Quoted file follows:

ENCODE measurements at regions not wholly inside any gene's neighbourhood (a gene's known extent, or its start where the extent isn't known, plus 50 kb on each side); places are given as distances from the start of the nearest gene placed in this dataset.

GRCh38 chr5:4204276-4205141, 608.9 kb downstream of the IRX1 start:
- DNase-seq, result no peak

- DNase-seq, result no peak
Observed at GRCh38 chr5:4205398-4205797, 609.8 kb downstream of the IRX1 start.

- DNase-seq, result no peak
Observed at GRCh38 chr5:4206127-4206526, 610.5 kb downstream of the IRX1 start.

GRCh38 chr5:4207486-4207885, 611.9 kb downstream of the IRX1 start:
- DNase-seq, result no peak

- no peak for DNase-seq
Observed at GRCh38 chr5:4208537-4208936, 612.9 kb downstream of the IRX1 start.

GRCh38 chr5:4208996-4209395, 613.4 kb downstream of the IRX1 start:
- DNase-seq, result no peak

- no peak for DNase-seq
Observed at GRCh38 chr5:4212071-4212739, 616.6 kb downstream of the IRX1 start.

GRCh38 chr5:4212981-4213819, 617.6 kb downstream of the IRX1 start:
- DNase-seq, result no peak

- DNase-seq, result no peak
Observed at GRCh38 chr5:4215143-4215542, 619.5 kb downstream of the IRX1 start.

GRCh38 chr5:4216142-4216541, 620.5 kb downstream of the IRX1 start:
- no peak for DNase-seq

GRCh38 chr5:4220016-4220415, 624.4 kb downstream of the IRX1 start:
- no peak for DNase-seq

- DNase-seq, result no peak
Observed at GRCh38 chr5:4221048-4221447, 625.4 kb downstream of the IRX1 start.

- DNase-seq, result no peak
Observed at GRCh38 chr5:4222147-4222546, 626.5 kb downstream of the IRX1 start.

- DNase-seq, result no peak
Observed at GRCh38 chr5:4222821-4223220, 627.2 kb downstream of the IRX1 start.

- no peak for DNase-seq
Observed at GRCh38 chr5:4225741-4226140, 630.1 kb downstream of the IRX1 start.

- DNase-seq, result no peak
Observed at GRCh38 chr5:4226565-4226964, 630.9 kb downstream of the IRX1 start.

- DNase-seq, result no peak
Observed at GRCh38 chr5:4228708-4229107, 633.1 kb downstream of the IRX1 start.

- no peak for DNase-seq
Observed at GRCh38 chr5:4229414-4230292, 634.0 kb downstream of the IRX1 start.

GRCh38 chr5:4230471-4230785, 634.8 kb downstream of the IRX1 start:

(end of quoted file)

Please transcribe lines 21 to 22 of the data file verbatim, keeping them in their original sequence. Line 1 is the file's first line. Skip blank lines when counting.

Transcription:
- no peak for DNase-seq

GRCh38 chr5:4220016-4220415, 624.4 kb downstream of the IRX1 start: